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Volunteer FAQs

How do I get involved as a 4-H volunteer?

This question can be answered by contacting your county Extension office or call the state 4-H office at 662-325-3350.

What are the requirements to be a 4-H adult volunteer leader?

  • Must be 18 years of age or older.
  • Must be 21 years of age to chaperone 4-H'ers

What are my roles and responsibilities as a 4-H volunteer?

  • The following roles are available in 4-H:
    • Organizational Leader
    • Project Leader
    • Activity Leader
    • Resource Volunteer
    • Teen Leader
  • 4-H Volunteer Responsibilities include:
    • Accepting assignments
    • Respect the confidence of public and 4-H
    • Follow guidelines and policies as established by the University Extension Service, State 4-H Program and County 4-H Program
    • Provide feedback, suggestions and recommendations to salaried staff
    • To use your time wisely
    • To communicate your limitations
    • Be considerate, respect others' competencies, and work as a member of a team

What training opportunities are available for 4-H Volunteers?

The following training opportunities are available:

  • County training conferences
  • Area training conferences
  • District Leader Forums
  • State Forums
  • Regional Forums

What types of recognition are available to 4-H volunteers?

  • County Scholarships
  • Trips
  • Reimburse assignment-related expenses
  • Service Stripes
  • Invitation to staff meetings
  • Accommodate personal needs and problems
  • Respect your wishes
  • Informal Teas
  • Cards
  • Greet by name
  • Volunteer Banquet
  • Persuade personal to equate volunteer experience with work experience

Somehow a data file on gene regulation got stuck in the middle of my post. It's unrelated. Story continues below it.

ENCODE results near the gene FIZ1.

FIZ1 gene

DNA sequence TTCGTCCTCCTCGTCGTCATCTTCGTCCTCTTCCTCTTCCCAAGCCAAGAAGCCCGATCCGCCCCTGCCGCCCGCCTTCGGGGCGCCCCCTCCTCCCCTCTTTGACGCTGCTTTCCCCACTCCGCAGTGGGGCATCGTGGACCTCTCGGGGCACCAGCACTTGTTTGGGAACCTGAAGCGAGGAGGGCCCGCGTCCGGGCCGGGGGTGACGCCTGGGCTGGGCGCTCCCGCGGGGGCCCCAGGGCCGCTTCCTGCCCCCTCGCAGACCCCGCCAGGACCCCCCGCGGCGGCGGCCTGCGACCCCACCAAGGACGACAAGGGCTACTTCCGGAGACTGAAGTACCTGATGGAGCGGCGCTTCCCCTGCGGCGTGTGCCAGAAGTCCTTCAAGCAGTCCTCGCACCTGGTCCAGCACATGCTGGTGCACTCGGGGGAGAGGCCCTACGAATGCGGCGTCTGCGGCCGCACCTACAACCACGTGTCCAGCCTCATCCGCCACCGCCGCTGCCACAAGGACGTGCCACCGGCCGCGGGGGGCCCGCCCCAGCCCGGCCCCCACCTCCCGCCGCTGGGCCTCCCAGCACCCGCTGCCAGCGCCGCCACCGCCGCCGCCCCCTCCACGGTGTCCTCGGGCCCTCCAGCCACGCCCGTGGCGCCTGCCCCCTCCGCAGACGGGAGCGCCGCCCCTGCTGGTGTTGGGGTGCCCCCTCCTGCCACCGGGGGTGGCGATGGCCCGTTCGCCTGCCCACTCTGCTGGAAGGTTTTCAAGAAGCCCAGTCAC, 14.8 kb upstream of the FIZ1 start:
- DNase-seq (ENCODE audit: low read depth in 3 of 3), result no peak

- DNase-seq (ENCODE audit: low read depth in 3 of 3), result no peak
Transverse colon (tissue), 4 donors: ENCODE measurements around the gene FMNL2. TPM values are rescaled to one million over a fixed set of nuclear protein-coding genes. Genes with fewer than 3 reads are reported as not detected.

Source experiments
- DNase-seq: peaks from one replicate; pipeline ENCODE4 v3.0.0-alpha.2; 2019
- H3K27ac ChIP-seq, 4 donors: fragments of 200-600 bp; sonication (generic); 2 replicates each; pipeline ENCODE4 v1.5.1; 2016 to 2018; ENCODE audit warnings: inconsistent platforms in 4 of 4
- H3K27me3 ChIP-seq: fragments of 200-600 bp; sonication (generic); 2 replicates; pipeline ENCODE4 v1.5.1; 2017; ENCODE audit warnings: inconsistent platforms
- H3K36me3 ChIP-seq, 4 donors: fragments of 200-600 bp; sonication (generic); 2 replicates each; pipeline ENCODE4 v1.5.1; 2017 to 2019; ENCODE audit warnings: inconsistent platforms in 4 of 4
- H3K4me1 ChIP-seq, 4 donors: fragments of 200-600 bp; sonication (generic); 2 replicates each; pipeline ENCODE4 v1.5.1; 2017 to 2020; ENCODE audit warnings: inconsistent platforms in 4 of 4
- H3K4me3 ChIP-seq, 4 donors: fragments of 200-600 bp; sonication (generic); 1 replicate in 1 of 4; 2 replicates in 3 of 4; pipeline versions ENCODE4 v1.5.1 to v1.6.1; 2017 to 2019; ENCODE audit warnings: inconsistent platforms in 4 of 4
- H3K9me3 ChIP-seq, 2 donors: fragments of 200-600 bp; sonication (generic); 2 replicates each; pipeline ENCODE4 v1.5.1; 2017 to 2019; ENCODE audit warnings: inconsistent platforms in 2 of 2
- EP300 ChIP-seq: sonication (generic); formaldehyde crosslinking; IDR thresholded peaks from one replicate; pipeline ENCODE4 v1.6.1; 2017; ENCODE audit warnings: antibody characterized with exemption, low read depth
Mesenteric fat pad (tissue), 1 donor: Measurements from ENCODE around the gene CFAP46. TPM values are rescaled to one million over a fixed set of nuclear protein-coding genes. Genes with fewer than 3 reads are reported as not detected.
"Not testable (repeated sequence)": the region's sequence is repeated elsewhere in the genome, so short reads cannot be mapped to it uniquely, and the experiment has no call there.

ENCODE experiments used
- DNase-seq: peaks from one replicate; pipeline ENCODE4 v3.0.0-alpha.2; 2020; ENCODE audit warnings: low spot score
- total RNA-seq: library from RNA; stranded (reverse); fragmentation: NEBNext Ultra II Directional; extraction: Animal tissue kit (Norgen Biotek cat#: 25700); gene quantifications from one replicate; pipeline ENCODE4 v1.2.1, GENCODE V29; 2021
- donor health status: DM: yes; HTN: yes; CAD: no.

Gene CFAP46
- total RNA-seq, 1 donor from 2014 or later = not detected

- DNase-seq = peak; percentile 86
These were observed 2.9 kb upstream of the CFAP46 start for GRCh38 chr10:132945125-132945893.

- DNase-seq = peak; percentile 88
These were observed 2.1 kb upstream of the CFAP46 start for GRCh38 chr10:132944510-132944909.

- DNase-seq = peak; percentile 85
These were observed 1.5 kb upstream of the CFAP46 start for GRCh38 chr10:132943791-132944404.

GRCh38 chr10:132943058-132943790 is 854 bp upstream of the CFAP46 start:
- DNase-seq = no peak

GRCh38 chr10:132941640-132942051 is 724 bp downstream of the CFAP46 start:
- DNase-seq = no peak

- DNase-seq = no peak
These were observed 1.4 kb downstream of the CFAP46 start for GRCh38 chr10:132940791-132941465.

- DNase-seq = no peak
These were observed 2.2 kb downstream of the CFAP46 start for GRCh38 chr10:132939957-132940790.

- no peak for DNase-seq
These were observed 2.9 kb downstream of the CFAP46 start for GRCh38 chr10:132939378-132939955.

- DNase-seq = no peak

• Praise
  • Thank You Notes
  • Recognition in media
  • Smiles
  • Outstanding Volunteer of the Year Award
  • Governor's Volunteer Service Award 
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A teenage girl holds the halter on the face of her muscular, white steer as she and a tall man standing behind them look at the photographer.
Filed Under: 4-H Livestock Program, Youth Livestock, Volunteers, Youth Projects, Agriculture, Livestock February 8, 2019

 The Dixie National Sale of Junior Champions began in 1969 as a conversation between two Mississippi State University livestock specialists dedicated to building better youth through livestock programs.

A diverse group of youth displaying 4-H signs.
Filed Under: 4-H, Join 4-H, Volunteers October 3, 2017

Ready “to make the best better”? October 1 is the official start of the 4-H year!*

*If you don’t know what 4-H is, start here, with 4-H Wants You!

Success Stories

A group of five people, each holding awards, smiling.
4-H Forestry, Leadership, Volunteers, MS Volunteer Leaders Association
Volume 9 Number 1

Ray Henderson’s love for the outdoors began in his youth with learning by doing in 4-H Forestry. He won the State 4-H Congress competition, went to nationals, and placed fifth. After he aged out of the youth development program, he pursued a career with the U.S. Forest Service, and he volunteered in the 1990s as a coach for a few 4-H Forestry teams in Wayne and Greene Counties.

A man wearing a colorful plaid shirt stands in front of a desk.
4-H, Leadership, Volunteers, Agriculture, Livestock
Volume 7 Number 3

Since he was featured in the first issue of Extension Matters magazine in 2015, Nic Carter has continued his involvement in 4-H, breeding show pigs and attending the Dixie National Sale of Junior Champions when he can.

People on a beach.
Volunteers, Marine Resources
Volume 3 Number 1

Cleaning Up Our Coast

About 2,400 community volunteers came together October 22 for the Mississippi Coastal Cleanup to tidy their beaches and coastal waterways.

A woman standing behind a green sign that reads "Oktibbeha County 4-H."
4-H, Volunteers
Volume 3 Number 1

4-H volunteer invests in community kids

When Rose Coffey-Graham first began teaching children, she was just 7 years old and pressed into service by local families who needed someone to watch their kids while they picked cotton. Her teaching materials?

“I had a big tree to sit under and some cardboard, and I acted as if I was the adult,” she remembers.

Four women and two men stand spaced out in green grass.
4-H, Leadership, Volunteers, Community
Volume 7 Number 1

Noxubee County volunteers make a difference through service

Everybody who knows Landis and Katherine Mickens, who’ve lived in Noxubee County all their lives, knows they care about service. The Mickens’s ties to their Macon neighbors are strong and run deep, just like their 38-year marriage.

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